Friday, March 27, 2009

Say "Yes!" To Cardio!

I'm being contrarian here because, well, orthodoxy annoys me. Fitness orthodoxy in particular annoys me, because the fact is, there's no one right way to exercise. It totally depends on the individual.

When I'm designing a program for a client, there are certain questions I always ask myself. I begin the process by giving some thought to the client's goals. Does she want to lose fat? build muscle? improve her athletic performance? build bone mass? be able to get down on the floor to play with her grandkids? have a healthy pregnancy? If she has multiple goals, can they be achieved simultaneously, and if not, which does she wish to prioritize? This is the stage of the process where fitness orthodoxy can be useful, because it gives me insight into what generally works best to achieve a particular goal

Thing is, it’s not enough just to know what works best. Say the the client's goal is fat loss. Current wisdom is that she needs to "get off the treadmill and get metabolic" (TM), or at the very least do HIIT on the treadmill. But what if she's very deconditioned? Obviously I can't have her doing a minute of jump squats followed by a minute of 1-leg burpees followed by RPE 9 hill sprints: it wouldn't be safe! Eventually we might be able to work up to that, but first things first: maybe 15 seconds of bodyweight squats (maybe using a stick or the wall to support a portion of her bodyweight) followed by a 15 second elevated plank followed by moderate-intensity intervals consisting of 30 seconds at RPE 5 (75% MHR approx.) followed by 90 seconds at RPE 3 (60-65% MHR). This might look suspiciously like "cardio" to all the self-proclaimed "renegade trainers" out there who've adopted "Just say 'No!' to cardio" as their mantra, but the fact is, if you've got a deconditioned client you're doing her a major disservice if you don't include some heart rate training at lower intensities in the early stages of her program before moving on to the tough stuff.

(NB: in fairness to Alwyn and Rachel Cosgrove, Chad Waterbury, Craig Ballantyne and all the other brilliant anti-cardio trainers out there, I don’t think any of them would dispute what I’m saying. What these folks—rightly, IMO—object to is the tendency of many gymgoers to hop on cardio equipment with no goal in mind other than to burn x calories (with x usually equating to the number of calories in the donut they shouldn’t have eaten at 10:00 am after skipping breakfast). This sort of activity is harmless enough if you’ve got time for it, but it also isn’t what I consider to be cardio. Cardio, quite simply, is heart rate training, and its purpose is not to burn calories but to strengthen the heart muscle by systematically overloading it. Any activity that achieves the desired training effect counts, which is what Rachel Cosgrove really means when she says “get off the treadmill and get metabolic.” You can also “get metabolic” on the treadmill or elliptical if you like, but most people don’t, which is why people like Craig Ballantyne are always dissing machine cardio.)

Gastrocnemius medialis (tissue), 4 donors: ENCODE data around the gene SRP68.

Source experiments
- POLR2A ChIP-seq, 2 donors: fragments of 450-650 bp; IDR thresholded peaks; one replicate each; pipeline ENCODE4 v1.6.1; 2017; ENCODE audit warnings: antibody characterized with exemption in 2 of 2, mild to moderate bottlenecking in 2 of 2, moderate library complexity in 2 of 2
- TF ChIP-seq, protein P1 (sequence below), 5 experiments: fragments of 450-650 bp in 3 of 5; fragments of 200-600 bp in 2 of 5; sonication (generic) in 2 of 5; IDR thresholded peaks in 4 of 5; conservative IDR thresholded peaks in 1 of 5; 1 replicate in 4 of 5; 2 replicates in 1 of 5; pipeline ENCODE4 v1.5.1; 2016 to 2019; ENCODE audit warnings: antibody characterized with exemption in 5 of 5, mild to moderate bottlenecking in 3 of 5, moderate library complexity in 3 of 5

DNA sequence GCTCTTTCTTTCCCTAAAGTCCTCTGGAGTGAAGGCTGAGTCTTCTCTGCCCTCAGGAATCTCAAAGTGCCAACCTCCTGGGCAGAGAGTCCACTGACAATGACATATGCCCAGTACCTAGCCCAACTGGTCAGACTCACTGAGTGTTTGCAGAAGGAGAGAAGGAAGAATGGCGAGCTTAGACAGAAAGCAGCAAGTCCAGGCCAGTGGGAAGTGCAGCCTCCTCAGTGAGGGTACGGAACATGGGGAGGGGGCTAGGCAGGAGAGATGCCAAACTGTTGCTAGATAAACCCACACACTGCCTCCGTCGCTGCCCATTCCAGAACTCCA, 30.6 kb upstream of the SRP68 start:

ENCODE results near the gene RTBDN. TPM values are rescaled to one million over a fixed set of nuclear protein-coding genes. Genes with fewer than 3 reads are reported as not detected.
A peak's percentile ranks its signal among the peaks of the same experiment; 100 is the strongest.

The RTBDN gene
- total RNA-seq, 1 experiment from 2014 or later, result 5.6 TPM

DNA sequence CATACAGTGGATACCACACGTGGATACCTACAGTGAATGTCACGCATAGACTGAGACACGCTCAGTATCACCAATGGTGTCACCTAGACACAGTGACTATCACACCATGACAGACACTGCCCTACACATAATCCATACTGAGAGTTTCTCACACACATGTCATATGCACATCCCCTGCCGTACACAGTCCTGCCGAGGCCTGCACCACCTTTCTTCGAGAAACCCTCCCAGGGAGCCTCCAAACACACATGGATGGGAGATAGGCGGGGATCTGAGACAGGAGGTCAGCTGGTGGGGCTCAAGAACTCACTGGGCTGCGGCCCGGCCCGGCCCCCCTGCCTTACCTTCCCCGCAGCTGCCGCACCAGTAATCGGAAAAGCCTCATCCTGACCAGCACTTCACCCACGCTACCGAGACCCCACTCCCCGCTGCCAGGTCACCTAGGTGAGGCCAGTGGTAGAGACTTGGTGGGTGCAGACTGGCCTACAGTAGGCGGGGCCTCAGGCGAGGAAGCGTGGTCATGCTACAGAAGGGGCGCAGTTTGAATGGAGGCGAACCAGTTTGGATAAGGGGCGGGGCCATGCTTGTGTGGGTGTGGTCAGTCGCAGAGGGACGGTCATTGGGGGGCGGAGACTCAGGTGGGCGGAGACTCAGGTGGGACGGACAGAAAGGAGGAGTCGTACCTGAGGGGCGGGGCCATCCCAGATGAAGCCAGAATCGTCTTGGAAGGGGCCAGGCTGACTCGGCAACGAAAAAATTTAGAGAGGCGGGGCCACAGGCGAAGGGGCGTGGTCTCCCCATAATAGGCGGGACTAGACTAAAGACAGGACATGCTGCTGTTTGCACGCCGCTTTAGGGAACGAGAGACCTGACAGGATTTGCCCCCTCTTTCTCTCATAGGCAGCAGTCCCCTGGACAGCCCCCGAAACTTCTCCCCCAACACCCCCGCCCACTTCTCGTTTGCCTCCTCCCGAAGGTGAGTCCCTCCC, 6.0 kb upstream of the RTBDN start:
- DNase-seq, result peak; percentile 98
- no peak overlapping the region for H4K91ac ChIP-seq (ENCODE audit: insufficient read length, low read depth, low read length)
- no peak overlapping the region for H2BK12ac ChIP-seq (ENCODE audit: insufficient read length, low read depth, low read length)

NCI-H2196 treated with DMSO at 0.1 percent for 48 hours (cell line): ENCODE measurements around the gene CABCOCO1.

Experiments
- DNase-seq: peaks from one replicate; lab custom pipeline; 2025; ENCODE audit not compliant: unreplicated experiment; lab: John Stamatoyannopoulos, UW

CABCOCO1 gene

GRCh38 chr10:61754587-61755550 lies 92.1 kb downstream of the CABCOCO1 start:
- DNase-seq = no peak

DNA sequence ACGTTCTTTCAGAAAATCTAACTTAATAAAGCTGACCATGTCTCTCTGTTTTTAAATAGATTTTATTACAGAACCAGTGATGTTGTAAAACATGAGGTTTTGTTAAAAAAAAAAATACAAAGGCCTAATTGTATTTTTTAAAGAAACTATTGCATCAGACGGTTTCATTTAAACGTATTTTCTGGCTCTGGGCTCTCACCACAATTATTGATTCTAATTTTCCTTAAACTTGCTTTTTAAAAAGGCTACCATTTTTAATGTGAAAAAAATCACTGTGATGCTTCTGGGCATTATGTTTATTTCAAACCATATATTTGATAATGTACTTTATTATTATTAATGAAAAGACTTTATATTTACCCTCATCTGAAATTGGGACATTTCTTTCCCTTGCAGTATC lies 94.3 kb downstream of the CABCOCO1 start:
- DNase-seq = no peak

Okay, back to program design considerations. I also need to give some thought to what's realistic given the client's time constraints. Maybe her goal is to build enough mass to do a figure show somewhere down the road. Conventional wisdom tells me she needs to be doing a high volume split routine where she's working no more than 1-2 body parts per day. Assuming she's physically ready to do this kind of program, does she have the time for it? Maybe she's got three kids, a demanding job, and an unsupportive spouse, and can only get to the gym for an hour three times a week. If those are her constraints, those are her constraints ... and I have to work with them. I have to give this lady not the most effective program, perhaps, but the most effective one she has a shot of being able to do.

Budgetary constraints are a consideration as well. Say the client's goal is to develop explosive power and speed for improved athletic performance. In a perfect world we'd be doing lots of power lifts and kettlebell work ... but maybe he can only afford to buy a session here and a session there because he's still in school and struggling to make ends meet, and he doesn't really know how to use kettlebells or perform any of the Olympic lifts. I could teach him, but probably not in just three sessions. So I would have to build a program around plyometric exercises and maybe a few of the less technically demanding power lifts ... whatever I thought he could master in only a session or two.

Finally, there's the fun factor to consider. The squat may be the king of exercises, but if a client tells me he hates them I'm not going to put a ton of them in his program because then the risk is that he'll stop training altogether. Likewise if a client tells me she loves cardio and hates to lift, I'm not going to give her a lot of traditional resistance training exercises. Instead I'll try to build a program around bodyweight exercises, maybe using the TRX, with the idea being to create a fast-paced program that will give her the same kind of endorphin rush she gets from cardio. If a client likes variety we'll change the program up every session, and if she's more motivated by repeating workouts so she can measure her progress from week to week we'll do that.

The bottom line here is that, yes, there is a right and a wrong way to exercise, but right and wrong vary with the individual. If a program is effective for the client's goals, if it's safe for her, if it fits her schedule and is something she won't mind doing, it's "right." If it doesn't meet every single one of those criteria ... just say no, no matter how genius the program is :)